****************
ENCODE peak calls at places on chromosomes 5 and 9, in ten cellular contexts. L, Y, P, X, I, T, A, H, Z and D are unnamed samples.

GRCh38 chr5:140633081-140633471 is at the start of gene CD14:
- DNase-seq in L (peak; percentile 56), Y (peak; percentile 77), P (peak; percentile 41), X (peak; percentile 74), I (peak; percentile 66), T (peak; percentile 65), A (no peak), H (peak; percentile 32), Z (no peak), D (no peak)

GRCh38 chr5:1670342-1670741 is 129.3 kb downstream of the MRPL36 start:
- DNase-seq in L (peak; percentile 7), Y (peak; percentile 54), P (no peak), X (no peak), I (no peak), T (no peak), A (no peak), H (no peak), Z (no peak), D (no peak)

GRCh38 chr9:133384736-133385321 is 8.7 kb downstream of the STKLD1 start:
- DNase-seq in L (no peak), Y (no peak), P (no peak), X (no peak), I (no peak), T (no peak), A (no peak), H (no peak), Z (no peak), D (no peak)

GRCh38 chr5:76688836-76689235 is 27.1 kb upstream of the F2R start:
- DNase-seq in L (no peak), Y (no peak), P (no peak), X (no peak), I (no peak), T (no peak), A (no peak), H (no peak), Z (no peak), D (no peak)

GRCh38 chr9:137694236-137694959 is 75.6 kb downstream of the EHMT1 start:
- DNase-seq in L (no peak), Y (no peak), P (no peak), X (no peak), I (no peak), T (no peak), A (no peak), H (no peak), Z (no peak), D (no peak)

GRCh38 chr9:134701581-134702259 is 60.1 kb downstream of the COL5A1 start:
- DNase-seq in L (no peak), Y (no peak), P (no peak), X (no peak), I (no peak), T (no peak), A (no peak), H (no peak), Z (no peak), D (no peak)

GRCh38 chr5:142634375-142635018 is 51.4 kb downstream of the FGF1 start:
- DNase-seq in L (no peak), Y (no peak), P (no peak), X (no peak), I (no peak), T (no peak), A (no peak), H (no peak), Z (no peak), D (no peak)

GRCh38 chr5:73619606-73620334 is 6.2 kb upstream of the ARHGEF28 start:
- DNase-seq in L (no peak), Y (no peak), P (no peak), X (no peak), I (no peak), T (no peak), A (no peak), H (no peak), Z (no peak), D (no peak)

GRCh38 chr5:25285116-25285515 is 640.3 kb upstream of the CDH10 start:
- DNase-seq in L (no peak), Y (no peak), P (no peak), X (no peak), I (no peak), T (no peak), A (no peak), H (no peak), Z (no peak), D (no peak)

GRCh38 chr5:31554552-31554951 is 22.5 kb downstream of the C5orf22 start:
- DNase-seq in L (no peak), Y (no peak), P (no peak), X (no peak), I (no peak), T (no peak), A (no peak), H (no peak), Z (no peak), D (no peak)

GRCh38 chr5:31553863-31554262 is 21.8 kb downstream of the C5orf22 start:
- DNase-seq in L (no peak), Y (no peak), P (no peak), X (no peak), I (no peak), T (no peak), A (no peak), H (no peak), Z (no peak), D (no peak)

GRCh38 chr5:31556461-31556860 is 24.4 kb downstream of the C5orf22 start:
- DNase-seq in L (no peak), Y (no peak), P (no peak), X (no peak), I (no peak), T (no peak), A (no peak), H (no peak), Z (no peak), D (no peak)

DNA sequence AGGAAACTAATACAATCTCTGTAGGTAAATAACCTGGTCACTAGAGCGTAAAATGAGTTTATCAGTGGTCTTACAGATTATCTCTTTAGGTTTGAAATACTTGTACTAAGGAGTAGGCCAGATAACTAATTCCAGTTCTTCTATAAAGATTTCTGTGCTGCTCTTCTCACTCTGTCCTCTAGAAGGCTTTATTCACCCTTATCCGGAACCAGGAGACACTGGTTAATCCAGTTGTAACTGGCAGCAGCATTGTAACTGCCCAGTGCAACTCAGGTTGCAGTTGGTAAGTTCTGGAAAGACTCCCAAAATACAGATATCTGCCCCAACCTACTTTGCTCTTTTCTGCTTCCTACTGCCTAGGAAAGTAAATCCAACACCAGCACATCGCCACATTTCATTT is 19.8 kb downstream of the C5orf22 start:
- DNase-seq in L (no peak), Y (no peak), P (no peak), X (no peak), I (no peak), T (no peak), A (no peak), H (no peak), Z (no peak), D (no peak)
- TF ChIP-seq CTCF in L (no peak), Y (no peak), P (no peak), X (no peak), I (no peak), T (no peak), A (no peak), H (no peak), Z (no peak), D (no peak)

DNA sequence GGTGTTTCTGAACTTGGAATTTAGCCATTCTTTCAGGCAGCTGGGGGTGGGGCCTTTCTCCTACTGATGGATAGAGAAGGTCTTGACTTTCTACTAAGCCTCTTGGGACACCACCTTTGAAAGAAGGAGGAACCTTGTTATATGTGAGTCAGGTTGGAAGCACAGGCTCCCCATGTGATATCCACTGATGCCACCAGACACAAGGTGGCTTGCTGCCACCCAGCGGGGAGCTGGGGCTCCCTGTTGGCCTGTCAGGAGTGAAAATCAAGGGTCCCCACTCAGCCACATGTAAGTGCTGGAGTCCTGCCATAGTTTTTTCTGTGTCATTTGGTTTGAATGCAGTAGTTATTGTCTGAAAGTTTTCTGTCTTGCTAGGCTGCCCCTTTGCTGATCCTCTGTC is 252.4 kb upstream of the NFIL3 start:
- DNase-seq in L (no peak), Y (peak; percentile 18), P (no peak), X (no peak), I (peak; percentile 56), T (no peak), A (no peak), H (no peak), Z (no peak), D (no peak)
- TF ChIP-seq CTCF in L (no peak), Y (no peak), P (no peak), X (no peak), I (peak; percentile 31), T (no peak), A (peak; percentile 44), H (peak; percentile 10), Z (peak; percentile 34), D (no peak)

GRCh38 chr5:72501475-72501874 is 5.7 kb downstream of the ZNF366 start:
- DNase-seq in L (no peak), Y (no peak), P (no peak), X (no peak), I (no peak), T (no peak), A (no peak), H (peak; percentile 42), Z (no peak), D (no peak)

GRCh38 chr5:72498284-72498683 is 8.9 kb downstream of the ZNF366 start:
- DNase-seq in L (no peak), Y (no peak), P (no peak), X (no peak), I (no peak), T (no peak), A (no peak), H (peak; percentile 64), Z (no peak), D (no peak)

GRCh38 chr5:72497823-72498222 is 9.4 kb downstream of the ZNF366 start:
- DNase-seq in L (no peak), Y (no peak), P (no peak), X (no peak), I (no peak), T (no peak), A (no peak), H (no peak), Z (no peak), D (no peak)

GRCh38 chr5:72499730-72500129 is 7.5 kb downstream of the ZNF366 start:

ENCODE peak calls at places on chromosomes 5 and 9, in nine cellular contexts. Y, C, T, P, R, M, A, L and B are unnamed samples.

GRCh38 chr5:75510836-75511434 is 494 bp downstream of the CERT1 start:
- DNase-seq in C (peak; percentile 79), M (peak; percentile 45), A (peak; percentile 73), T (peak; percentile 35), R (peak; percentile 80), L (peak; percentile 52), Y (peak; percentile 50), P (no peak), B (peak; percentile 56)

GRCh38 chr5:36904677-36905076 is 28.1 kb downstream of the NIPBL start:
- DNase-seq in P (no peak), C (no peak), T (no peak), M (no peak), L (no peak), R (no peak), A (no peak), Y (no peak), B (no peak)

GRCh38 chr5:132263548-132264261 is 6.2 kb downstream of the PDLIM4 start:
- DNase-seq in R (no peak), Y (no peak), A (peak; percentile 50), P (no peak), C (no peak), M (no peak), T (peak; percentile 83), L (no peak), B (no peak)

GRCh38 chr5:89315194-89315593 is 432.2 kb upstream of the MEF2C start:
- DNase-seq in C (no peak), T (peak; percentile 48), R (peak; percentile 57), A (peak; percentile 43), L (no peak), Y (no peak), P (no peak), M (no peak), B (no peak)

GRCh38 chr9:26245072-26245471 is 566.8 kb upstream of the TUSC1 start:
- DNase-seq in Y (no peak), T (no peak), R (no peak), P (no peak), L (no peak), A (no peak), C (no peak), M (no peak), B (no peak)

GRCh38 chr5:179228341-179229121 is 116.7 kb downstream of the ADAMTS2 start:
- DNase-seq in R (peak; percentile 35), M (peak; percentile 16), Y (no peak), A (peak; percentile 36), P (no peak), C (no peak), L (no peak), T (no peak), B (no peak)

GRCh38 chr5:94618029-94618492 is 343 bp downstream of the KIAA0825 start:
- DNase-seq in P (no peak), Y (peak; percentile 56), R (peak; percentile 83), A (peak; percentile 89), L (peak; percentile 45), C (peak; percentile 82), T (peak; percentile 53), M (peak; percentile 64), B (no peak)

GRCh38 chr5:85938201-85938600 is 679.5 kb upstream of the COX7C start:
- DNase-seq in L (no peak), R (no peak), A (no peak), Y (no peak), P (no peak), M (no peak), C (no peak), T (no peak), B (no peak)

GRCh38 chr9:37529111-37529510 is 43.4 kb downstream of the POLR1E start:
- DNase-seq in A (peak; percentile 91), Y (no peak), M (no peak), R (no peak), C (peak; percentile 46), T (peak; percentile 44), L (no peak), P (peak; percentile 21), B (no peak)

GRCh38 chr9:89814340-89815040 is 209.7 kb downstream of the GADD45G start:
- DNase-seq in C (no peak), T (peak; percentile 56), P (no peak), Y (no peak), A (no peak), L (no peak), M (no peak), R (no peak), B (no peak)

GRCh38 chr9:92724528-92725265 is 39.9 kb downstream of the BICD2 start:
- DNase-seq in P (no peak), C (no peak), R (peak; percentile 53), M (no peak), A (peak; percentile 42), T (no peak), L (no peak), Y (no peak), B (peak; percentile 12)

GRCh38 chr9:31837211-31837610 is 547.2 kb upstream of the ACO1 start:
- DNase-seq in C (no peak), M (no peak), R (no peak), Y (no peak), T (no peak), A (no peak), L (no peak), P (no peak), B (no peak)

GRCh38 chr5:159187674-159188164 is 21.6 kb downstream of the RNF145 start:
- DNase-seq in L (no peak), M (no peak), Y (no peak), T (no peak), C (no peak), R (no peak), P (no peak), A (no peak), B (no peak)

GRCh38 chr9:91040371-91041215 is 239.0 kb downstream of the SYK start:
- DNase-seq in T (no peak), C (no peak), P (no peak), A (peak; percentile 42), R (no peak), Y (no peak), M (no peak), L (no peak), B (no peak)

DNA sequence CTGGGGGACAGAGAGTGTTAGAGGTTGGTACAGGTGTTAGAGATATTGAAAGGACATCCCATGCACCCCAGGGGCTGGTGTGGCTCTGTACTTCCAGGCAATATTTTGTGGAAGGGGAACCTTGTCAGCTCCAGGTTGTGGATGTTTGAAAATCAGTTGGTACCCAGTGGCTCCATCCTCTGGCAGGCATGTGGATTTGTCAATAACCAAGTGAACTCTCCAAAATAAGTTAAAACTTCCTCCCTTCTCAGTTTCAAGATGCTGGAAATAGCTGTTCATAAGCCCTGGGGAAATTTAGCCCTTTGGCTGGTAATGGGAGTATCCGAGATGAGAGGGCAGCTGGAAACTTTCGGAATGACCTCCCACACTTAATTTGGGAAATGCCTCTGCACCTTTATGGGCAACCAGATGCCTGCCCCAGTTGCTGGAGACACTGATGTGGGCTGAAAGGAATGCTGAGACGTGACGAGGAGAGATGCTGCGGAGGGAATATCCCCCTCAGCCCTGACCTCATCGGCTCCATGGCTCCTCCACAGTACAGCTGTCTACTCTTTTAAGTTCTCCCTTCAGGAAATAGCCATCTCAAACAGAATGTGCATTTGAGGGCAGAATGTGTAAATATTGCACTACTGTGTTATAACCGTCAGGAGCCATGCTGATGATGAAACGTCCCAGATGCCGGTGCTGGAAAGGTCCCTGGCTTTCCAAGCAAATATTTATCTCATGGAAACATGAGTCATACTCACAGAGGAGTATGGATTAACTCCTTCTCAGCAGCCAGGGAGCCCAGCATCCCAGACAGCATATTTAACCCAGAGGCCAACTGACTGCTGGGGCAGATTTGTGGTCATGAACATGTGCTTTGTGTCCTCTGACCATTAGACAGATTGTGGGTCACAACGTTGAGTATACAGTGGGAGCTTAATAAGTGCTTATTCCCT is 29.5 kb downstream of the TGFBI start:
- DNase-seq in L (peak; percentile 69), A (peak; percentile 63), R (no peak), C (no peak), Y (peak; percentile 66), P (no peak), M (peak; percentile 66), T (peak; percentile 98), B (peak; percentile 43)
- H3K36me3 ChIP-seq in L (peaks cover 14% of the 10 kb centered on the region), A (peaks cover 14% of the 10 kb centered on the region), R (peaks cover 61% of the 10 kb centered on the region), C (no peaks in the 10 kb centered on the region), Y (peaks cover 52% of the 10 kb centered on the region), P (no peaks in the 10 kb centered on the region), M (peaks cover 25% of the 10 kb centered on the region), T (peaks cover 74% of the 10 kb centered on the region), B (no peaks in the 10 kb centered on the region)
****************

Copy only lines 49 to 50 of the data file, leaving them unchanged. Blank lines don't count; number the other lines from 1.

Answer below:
- DNase-seq in Y (no peak), T (no peak), R (no peak), P (no peak), L (no peak), A (no peak), C (no peak), M (no peak), B (no peak)

GRCh38 chr5:179228341-179229121 is 116.7 kb downstream of the ADAMTS2 start: